Investors can benefit from dividend stocks that pay safe dividends while having the potential for decent price appreciation. The dividends provide stable returns no matter what the stock price does. Meanwhile, in the long run, with growth from the underlying businesses, price appreciation will also come. Additionally, it makes sense to buy dividend stocks on dips to lock in a higher yield from the start.
Here are two Canadian dividend stocks that you should put on your radar, as they had corrections recently.
Algonquin Power & Utilities
Algonquin Power & Utilities (TSX:AQN)(NYSE:AQN) is a Canadian Dividend Aristocrat that has increased its dividend consecutively for 10 years. In that period, shareholders enjoyed a growing dividend at close to 10% per year.
At $18.29 per share at writing, AQN stock trades approximately 19% below its 52-week and all-time high. On initial glance, the dividend stock has lost its price momentum. Arguably, though, it has been consolidating somewhat since the pandemic year last year. It could be quite bad if the stock broke below $18 per share. So, watch for that.
The utility is expected to generate stable cash flow across its business, which is segmented into two parts. First, its regulated utilities should deliver stable earnings that are also predictable. They serve close to 1.1 million customer connections throughout the United States, Canada, Chile, and Bermuda. These regulated operations provide a range of services, including electrical distribution, natural gas distribution, water distribution, and wastewater collection. Particularly, this segment generates about 78% of its sales from the U.S.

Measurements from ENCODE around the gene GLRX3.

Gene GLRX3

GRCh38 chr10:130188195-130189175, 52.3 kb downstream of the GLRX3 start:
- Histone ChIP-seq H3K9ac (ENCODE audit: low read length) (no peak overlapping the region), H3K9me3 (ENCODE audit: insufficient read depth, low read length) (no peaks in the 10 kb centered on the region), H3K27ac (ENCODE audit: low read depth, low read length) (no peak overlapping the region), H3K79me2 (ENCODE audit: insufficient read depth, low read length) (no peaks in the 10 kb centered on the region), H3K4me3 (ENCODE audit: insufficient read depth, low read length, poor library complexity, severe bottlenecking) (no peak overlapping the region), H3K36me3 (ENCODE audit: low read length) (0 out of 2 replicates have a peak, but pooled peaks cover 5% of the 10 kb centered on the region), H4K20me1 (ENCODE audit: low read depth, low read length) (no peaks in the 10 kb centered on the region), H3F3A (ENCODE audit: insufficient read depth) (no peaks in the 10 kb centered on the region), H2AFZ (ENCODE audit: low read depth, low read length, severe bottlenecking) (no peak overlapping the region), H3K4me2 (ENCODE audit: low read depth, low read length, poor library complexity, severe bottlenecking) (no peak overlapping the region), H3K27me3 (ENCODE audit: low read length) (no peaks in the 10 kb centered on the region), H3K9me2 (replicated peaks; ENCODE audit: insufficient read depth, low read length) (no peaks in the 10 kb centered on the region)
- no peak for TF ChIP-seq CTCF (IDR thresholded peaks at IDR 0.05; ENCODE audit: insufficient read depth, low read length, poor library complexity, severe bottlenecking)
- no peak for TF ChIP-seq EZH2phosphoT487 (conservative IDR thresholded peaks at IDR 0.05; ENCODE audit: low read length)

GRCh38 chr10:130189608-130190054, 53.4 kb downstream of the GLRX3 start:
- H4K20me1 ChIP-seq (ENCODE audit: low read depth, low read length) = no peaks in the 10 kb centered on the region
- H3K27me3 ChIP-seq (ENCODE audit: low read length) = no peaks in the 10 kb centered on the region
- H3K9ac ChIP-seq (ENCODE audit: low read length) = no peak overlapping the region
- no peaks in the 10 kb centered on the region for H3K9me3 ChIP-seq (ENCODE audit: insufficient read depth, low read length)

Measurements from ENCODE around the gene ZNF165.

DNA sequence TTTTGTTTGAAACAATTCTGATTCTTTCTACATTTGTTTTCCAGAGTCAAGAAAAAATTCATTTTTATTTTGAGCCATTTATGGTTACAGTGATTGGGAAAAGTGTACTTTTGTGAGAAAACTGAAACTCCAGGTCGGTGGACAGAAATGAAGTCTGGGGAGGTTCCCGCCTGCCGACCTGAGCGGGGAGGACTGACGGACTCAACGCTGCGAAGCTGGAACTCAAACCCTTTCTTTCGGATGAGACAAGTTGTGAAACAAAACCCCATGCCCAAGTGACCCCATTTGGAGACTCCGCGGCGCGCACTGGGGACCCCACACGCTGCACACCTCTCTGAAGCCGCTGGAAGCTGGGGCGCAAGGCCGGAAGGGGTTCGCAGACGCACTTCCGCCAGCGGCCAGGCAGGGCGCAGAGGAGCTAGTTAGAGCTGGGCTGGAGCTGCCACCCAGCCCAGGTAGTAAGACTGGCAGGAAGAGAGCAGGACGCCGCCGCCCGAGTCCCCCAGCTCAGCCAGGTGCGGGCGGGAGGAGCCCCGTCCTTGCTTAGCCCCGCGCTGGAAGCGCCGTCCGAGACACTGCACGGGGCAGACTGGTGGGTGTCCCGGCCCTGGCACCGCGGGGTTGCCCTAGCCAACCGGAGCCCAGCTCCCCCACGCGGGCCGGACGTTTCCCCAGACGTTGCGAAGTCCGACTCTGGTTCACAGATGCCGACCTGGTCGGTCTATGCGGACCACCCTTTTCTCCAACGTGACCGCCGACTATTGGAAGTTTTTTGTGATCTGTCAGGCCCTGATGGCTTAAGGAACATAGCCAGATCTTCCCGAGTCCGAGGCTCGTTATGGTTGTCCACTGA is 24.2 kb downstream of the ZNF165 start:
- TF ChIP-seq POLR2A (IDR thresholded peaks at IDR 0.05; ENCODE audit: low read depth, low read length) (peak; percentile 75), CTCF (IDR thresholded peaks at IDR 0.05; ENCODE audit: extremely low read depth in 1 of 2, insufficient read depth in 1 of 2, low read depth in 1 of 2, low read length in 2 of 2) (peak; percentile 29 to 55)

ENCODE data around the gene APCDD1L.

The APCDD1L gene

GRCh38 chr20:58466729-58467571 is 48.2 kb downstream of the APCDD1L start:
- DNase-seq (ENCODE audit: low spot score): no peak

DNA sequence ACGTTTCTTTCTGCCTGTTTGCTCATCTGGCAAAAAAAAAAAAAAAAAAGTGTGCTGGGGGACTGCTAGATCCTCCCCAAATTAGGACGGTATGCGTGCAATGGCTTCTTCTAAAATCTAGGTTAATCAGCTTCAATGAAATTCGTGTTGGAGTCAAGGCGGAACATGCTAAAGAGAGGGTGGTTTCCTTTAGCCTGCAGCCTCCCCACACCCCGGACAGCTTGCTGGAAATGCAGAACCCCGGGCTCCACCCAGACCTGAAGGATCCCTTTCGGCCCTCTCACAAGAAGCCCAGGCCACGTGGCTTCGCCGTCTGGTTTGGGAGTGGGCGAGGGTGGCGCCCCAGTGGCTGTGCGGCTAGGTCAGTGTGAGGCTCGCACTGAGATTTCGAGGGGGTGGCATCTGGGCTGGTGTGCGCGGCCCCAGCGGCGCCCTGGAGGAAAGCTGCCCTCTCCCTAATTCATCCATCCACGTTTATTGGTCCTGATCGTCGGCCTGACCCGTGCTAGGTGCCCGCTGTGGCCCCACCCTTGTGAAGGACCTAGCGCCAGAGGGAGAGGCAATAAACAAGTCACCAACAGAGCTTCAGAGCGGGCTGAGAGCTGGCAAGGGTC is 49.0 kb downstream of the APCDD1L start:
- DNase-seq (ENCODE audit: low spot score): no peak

Second, its renewable generation business operates primarily in North America, contributing 86% of its sales in this segment. It has a gross generating capacity of about 2.3 GW across hydroelectric, wind, solar, and thermal facilities. Because about 81% of the output are supported by long-term contracts (with a weighted average remaining term of roughly 13 years), this segment also generates fairly stable cash flow. Algonquin also has a 44% stake in Atlantica Sustainable Infrastructure, which owns international clean energy and water infrastructure assets under long-term contracts.
Algonquin’s business explains why it has been able to keep a decade’s long dividend-growth streak. Because of Algonquin’s weighted assets in the U.S., it naturally pays a U.S. dollar-denominated dividend annualized at US$0.6824 per share. At writing, it provides a yield of almost 4.7%, which is compelling in today’s low interest rate environment.
Rogers Communications (TSX:RCI.B)(NYSE:RCI) is in the midst of acquiring Shaw Communications, which could be one reason why the dividend stock has corrected. Rogers Communications has more than $37 billion in assets, while Shaw Communications has about $16 billion. There would be integration risk while merging the two. Specifically, Rogers Communications stock has declined more than 12% from its high in the summer.
Despite the uncertainty revolving around the merger, Rogers Communications could be a good buy on the dip. The ultimate result of the merger could lead to synergies between the two telecoms. Rogers Communication’s dividend yield of close to 3.4% is well protected with a payout ratio of about 55%.
Interested investors might choose to buy a partial position in Rogers Communications at the current levels of about $59 per share. Then watch to see if it’ll reach the low to mid-$50’s to round up more shares.